Presentation on theme: "A Scalable Virtual Registry Service for jGMA Matthew Grove CCGRID 2005 - WIP May 2005."— Presentation transcript:
A Scalable Virtual Registry Service for jGMA Matthew Grove CCGRID WIP May 2005
1 Outline Introduction and motivation, The jGMA architecture, The Virtual Registry (VR), An implementation of the VR using IRC, Future work, Summary.
2 Introduction jGMA is a pure Java reference implementation of the GGF's Grid Monitoring Architecture, initially designed to be a “standards-based” messaging layer to bind together the global layer of a project called GridRM, jGMA requirements: –Compliant to the GMA specification, –Supports both non-blocking and blocking events, –Work locally over a LAN or a wide-area, such as the Internet, –Fast, and have a minimal impact on its hosts, –Scalable, –An integrated registry service, –Able to work through firewalls.
3 Design Philosophy Reuse existing software components, if possible, rather than reinvent functionality, Small and well defined API, Minimal number of other installation dependencies, Simple to install, configure and use, Provide a pluggable infrastructure with a choice to extend core functionality with a further more-sophisticated component.
4 jGMA Implementation jGMA has the following components: –A producer and consumer (shared code-base), –A Mediator which provides WAN access to producers and consumers and hooks for a distributed Virtual Registry, and debugging/monitoring. jGMA features: –Written in Java, so takes advantage of usual features and libraries, –Small API (<15 calls), –Released as single “jar” of currently 28Kbytes, –Limited dependencies: Java.
5 jGMA Architecture
6 The Mediator The Mediator replaces the PC and Registry servlets.
7 The jGMA Library and API A choice local registries, two have been implemented: Java data structure and MySQL.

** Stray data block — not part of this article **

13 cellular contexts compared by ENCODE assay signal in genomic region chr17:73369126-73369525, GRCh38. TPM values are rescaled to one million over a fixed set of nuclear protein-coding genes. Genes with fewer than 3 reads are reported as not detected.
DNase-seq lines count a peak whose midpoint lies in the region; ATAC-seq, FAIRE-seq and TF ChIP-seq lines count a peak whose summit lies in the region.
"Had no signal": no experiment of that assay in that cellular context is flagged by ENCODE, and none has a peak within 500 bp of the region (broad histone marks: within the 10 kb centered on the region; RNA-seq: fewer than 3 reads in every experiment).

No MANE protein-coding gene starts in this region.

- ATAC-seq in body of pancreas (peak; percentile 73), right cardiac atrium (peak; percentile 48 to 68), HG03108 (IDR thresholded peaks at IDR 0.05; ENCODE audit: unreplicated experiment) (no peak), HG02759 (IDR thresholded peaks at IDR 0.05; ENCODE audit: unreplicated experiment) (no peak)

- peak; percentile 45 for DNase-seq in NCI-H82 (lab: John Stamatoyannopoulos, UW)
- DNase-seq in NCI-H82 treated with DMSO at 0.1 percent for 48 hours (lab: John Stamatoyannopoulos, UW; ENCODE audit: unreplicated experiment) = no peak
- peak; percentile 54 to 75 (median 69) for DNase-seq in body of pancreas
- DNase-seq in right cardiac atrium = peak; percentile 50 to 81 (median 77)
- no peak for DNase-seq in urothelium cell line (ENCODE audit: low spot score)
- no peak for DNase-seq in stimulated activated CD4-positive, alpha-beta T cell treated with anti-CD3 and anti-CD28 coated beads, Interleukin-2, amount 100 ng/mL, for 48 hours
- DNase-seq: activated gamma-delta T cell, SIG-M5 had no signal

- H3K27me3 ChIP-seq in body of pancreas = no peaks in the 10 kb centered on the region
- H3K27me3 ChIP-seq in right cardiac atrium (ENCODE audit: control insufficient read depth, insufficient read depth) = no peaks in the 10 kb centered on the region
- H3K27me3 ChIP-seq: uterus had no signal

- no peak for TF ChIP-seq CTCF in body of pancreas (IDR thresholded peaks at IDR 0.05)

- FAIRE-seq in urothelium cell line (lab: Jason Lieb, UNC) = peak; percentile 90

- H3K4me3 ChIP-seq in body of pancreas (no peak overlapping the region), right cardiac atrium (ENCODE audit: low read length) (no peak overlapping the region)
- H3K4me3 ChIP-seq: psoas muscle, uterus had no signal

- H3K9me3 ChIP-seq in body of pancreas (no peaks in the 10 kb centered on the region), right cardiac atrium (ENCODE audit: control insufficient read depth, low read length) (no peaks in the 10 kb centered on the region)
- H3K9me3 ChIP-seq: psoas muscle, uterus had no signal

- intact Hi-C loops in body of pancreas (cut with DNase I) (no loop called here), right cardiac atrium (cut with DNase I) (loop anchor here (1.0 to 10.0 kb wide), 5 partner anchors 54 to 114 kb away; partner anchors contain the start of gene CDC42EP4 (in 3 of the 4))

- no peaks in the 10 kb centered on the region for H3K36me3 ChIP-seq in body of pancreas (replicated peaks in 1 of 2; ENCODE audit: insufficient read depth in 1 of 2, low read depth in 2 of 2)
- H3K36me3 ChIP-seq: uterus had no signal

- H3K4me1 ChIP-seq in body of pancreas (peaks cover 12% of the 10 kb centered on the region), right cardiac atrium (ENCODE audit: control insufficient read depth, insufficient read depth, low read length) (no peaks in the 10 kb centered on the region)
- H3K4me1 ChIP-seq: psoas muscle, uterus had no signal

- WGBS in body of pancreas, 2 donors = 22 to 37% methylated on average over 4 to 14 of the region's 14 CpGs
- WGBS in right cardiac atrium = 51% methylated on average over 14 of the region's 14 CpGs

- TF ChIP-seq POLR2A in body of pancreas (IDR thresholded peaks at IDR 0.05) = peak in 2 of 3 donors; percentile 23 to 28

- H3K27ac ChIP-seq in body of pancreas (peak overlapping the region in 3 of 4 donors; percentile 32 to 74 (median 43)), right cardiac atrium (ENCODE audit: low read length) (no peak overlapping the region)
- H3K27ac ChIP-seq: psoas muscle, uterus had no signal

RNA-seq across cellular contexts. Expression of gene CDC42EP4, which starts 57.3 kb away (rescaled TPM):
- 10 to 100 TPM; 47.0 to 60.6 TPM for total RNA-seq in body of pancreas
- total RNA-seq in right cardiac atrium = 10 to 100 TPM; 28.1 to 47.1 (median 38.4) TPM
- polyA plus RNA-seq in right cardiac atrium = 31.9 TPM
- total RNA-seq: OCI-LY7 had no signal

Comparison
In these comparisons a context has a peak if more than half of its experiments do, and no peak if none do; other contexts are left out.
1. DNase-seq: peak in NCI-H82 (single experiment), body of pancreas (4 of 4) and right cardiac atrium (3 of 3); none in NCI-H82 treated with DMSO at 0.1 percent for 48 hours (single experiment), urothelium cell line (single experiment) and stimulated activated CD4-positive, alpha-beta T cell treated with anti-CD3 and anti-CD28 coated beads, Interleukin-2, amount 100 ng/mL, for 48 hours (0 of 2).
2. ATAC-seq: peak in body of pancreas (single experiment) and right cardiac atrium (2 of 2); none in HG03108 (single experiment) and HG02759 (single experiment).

8 Virtual Registry Requirements To complete the implementation jGMA requires a registry component which must: – Be scalable, – Store sufficient information to be GMA compliant, – Be secure, and prevent unauthorised access to the data, – Need minimal configuration, – Ideally have no single point of failure, – Be robust and tolerant to failures, – Efficient query routing between VRs.
9 Virtual Registry Services Core Services: –Boot-strapping: Joining the jGMA network with minimal hardwiring, –Communications: Efficient routing of queries between VR peers, –Caching: Keeping a temporary local copy of some information to reduce the amount of communications between peers. The API is designed to allow different implementations of these core services to be mixed and matched.
10 IRC VR Service The IRC VR service is an attempt at meeting the criteria of the jGMA VR by building a service which uses the mature Internet Relay Chat protocol, IRC networks have servers connected via a graph topology (attempting to efficiently route messages and provide fault tolerance), some networks manage thousands of users. Fault tolerant boot-strapping via DNS, Various degrees of security can be provided by combinations of: –Leveraging functionality built into the IRC protocol (locking the channel, private messages), –Using features of the IRC daemons such as encrypted routing for IRC messages, –Running your own IRC daemons rather than using a public network.
11 IRC VR Service Continued Each Mediator has an “IRC Bot” which connects to a chosen IRC network: –The Bot joins a channel and announces itself to other Bots, –The Bot publishes search queries to the IRC channel, –Other Bots receive the queries and pass them onto the Registry backend, –The Bots reply to the queries via a private message over IRC. All messages are routed by the IRC network.
12 IRC VR Schematic
13 IRC VR Issues / Questions Currently IRC channels are used to partition the VR by project, There needs to be other ways to reduce the impact of a ‘flood query’ on the network: –What are the limits on individual channels, is there a need to have multiple channels and route messages between them? Using IRC requires an extra port be accessible to the mediator (out going port 6667).
14 Current Status LAN (socket) and WAN (HTTP) layers complete, The initial implementation of the IRC VR is complete and functional, Demo applications and benchmarking has thoroughly tested the jGMA software, Permanent on-line demo:
15 Webcam Browser Demo
16 Future Work Short term: – Implement a generic caching service for the VR, – Write a simple P2P VR, which can be used in place of the IRC VR, – Add hooks for debugging, – Benchmark jGMA against Naradabroker. Longer term: – Provide a updated binary release of jGMA, – Develop an application or library that uses jGMA.
17 Summary jGMA is functional despite a few missing features, Current work is focusing on the implementation of the VR, The design of the jGMA architecture is complete.
18 University of Portsmouth, Members of the DSG: –Mark Baker, –Hong Ong, –Garry Smith, –Mr Boe-akis, –Aamir Shafi, –Helen Xaing. Acknowledgements
19 Project Web page: –http://dsg.port.ac.uk/projects/jGMA/ The DSG Web page: –http://dsg.port.ac.uk/ Links